Q: It’s agreed that Bangalore is in a mess. The most difficult thing to get out of a mess is to find a starting point. What can be a starting point for Bangalore?
A: Out mindset is still that we are largely a rural country. But India is rapidly urbanising. By 2040, the majority of the population will be urban. Yet, we have not given enough focus either on a policy level or in terms of governance structures or resource raising to urban issues. We find that Bangalore is not so unique in the Indian context. It is also not so unique in terms of middle income countries. For example, a city like Jakarta has many similar types of issues. It is not just one thing or one factor or initiative that will bring about a change. There should be a much higher priority for urban issues. And the urban management and urban accountability/transparency need to be aligned. We still have state governments who appoint municipal commissioners. Mayors have very little power. So, the time has come to rethink as to how we create an urban governance structure where there is a sense of responsibility, accountability and transparency. Multiplicity of agencies, the split relationships between states and urban bodies on one hand, and states and the union government on the other, are all leading to fragmentation of responsibility and the way resources are allocated. We now need a more integrated and newer ways of addressing urban problems. This is going to take time, but the debate has to begin. In the meantime, for municipal corporations like the BBBMP here as well as in other cities, there is a need to make them a lot more professional and provide them with the backup support that they need in terms of technologies, financial and budgeting system, so that we can begin to get better urban outcomes.
The city of Bangalore grew from about 5.7 million people in 2001 to 8.7 million in 2011. Earlier, the official city area was 226 square kilometres under the erstwhile Bangalore Mahanagara Palike (BMP) which expanded to 716 square kilometres in 2007 with the creation of Bruhat Bangalore Mahanagara Palike.
However, these area numbers only reflect the official administrative boundaries, and are not always reflective of the organic growth of cities in various directions. Below are two land use images from ISRO’s Bhuvan portal of Bangalore from 2005-06 and 2011-12. Built-up area in the region is marked in red.
Visit the Bhuvan portal for higher resolution maps and the full map key.
In the period of five years, Bangalore has grown in area mostly only on the southeastern side. It has grown considerably along Hosur road, forming a continuum between the city, spanning electronic city until the edge of the state boundary. The bulk of the rest of the growth has happened along the southeastern section of the outer ring road.
Just like administrative boundaries influence governance, organic boundaries of changing land use bring in their own influence. Those who seek to govern Bangalore may need to think along two lines: how can administrative boundaries adapt themselves to reflect changing realities; and how to govern these areas when the boundaries remain rigid.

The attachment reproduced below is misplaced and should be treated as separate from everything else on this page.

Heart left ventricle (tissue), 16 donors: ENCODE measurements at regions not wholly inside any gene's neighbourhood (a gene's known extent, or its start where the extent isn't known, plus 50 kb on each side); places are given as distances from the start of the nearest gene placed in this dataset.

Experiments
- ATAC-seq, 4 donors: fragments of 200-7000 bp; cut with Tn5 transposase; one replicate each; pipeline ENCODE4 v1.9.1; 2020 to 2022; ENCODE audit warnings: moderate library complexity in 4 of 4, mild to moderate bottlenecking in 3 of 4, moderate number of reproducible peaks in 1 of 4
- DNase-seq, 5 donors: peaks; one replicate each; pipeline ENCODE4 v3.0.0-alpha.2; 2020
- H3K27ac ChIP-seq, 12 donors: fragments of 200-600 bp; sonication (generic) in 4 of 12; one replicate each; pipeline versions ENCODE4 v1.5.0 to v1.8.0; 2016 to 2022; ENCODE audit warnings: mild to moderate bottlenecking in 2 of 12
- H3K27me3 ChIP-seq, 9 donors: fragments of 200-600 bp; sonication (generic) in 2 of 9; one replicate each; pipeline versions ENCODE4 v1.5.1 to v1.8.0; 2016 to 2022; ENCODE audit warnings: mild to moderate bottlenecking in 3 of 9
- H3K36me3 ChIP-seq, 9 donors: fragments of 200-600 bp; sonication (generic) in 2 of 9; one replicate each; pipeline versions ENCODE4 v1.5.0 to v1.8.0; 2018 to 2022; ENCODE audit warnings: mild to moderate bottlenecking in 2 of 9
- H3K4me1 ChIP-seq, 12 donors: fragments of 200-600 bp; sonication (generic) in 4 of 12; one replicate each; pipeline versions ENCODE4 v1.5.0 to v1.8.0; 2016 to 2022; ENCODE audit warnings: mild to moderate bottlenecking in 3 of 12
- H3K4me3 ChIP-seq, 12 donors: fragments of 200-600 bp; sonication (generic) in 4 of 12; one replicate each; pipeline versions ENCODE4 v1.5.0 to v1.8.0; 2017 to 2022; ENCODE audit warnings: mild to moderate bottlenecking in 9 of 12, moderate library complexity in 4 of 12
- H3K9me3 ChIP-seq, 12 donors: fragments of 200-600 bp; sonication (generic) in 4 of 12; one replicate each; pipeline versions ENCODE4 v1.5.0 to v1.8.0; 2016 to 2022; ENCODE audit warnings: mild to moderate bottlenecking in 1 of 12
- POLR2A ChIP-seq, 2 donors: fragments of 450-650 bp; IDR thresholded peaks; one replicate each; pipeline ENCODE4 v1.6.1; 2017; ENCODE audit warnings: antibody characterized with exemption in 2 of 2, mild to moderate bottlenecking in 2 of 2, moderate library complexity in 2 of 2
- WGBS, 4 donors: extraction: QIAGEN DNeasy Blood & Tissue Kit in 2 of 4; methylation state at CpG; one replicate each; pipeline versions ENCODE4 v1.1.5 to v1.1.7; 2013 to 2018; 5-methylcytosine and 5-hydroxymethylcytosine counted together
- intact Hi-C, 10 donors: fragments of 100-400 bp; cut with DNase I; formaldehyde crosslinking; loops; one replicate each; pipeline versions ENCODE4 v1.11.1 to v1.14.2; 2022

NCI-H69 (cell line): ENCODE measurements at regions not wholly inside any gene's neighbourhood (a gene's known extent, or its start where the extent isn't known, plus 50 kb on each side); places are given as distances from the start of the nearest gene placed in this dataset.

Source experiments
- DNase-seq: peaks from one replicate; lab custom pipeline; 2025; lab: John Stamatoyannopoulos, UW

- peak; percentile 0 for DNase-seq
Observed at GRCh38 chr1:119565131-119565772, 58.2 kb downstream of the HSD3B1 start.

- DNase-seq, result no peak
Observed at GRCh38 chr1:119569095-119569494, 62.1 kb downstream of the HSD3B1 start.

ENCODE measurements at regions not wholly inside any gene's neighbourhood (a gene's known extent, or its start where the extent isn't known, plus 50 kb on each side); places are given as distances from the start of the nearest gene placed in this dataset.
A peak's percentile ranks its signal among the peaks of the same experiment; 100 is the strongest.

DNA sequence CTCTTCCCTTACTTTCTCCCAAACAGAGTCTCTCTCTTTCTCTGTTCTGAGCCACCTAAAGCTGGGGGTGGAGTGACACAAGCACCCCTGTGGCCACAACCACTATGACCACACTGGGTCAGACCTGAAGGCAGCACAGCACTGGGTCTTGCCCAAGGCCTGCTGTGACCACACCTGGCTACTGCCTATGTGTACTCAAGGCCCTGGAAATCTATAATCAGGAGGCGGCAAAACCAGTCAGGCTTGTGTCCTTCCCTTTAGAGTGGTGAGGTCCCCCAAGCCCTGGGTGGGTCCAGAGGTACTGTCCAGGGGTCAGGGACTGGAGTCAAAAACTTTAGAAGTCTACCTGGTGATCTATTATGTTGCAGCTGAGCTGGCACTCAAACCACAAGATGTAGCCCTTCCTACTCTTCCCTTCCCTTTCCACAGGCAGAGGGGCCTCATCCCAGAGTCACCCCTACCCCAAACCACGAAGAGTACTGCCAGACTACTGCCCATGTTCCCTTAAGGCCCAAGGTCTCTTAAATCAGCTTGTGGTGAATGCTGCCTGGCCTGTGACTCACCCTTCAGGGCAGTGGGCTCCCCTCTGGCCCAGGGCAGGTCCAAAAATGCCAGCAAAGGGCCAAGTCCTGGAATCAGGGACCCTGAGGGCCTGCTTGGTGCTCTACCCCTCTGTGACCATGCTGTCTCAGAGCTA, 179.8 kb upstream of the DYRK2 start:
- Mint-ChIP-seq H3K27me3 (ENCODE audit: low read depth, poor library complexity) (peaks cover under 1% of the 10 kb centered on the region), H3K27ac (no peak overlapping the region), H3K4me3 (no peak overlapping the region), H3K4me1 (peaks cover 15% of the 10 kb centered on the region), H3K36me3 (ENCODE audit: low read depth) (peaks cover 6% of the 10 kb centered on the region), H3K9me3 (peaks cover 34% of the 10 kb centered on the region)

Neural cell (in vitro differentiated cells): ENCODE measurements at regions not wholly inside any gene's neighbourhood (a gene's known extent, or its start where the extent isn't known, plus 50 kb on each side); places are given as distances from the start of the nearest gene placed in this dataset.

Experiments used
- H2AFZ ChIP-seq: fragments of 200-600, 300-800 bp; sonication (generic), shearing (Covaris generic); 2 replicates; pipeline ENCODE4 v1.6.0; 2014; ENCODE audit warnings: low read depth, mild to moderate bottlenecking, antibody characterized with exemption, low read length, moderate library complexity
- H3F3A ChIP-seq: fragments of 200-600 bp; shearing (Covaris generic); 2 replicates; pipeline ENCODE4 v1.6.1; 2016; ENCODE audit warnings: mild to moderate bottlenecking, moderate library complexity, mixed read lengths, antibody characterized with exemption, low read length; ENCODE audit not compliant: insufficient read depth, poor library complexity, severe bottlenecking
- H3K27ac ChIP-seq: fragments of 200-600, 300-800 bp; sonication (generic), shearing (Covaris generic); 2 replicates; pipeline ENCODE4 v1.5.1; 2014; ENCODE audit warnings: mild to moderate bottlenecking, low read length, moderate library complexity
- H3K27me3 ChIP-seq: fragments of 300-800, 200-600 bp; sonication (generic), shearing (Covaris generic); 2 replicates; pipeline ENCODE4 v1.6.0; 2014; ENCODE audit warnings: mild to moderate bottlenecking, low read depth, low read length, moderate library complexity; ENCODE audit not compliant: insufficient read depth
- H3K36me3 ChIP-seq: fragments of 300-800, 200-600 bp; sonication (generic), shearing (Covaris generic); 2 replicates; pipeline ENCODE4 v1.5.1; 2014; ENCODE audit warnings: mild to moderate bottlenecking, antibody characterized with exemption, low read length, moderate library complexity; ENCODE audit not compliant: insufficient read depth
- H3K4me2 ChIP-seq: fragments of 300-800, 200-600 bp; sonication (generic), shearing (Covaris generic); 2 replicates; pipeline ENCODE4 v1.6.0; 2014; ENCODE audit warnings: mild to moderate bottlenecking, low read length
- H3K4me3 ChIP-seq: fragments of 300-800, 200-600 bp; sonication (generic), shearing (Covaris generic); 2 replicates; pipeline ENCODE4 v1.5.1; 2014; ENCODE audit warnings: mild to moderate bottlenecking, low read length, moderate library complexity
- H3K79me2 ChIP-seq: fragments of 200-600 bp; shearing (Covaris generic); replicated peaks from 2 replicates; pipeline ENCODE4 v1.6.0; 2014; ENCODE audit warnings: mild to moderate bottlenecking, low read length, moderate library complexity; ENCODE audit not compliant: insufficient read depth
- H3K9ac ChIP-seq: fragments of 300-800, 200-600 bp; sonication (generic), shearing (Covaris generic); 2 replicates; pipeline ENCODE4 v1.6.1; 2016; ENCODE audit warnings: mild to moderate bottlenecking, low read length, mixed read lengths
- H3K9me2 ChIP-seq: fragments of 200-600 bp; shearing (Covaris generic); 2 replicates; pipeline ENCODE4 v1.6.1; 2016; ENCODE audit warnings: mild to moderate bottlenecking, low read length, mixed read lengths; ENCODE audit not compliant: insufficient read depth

This was a part of Pavan Srinath and Saurabh Chandra’s lecture titled ‘Introduction to the Bangalore Municipal Ecosystem’ to B.CLIP students on December 7, 2013. Adapted from The Transition State blog on the Indian National Interest.
Further reading: Karthik Shashidhar finds that Bangalore’s fastest population growth rates were actually in the 1940s and 1970s.
We decry the lack of planning in India, both in our cities and elsewhere. This often leads to the idea that culturally and historically, Indians have not been very good planners.
Above is the plan of ancient city of Dholavira, in present day Kutch, Gujarat. A bustling city of the Indus valley civilisation over 4600 years ago, Dholavira is evidence that Indians have been planning cities for millenia. Our failures in planning modern cities are but recent ones and can certainly be turned around.
This was a part of Nitin Pai’s lecture on ‘What is a city?’ to B.CLIP students on December 7, 2013.
The most fundamental concept in politics and governance are the concept of a State and the rule of law.
The story goes that in prehistoric times before any political institutions came into being, people lived by obeying the ‘law of the jungle’, which was essentially every person for himself. You could enjoy your freedom to the extent that your strength and power could allow it. This is also referred to Indian mythology as matsyanyaya, or the law of fish – where the little fish is eaten by the big fish which is eaten by the bigger fish.
Evolving out of this, people decided to surrender some of their rights, especially the right to violence – in order to protect the rest of their rights. They surrendered these rights to a State, a political entity that enjoys a monopoly over violence. These states can be of any type – a monarchy, republic, democracy or any other form. Modern India is both a republic and a democracy.
The complementary concept is that of the rule of law, or dandaniti. The notion is that a common set of laws and rules applies to all people, and that no one – not a minister nor a government functionary is above it. And the highest aspiration of anyone in political life ought to be to obey the rule of law as well as enforce it.
This was a part of Nitin Pai’s introductory briefing to B.CLIP students on December 6, 2013.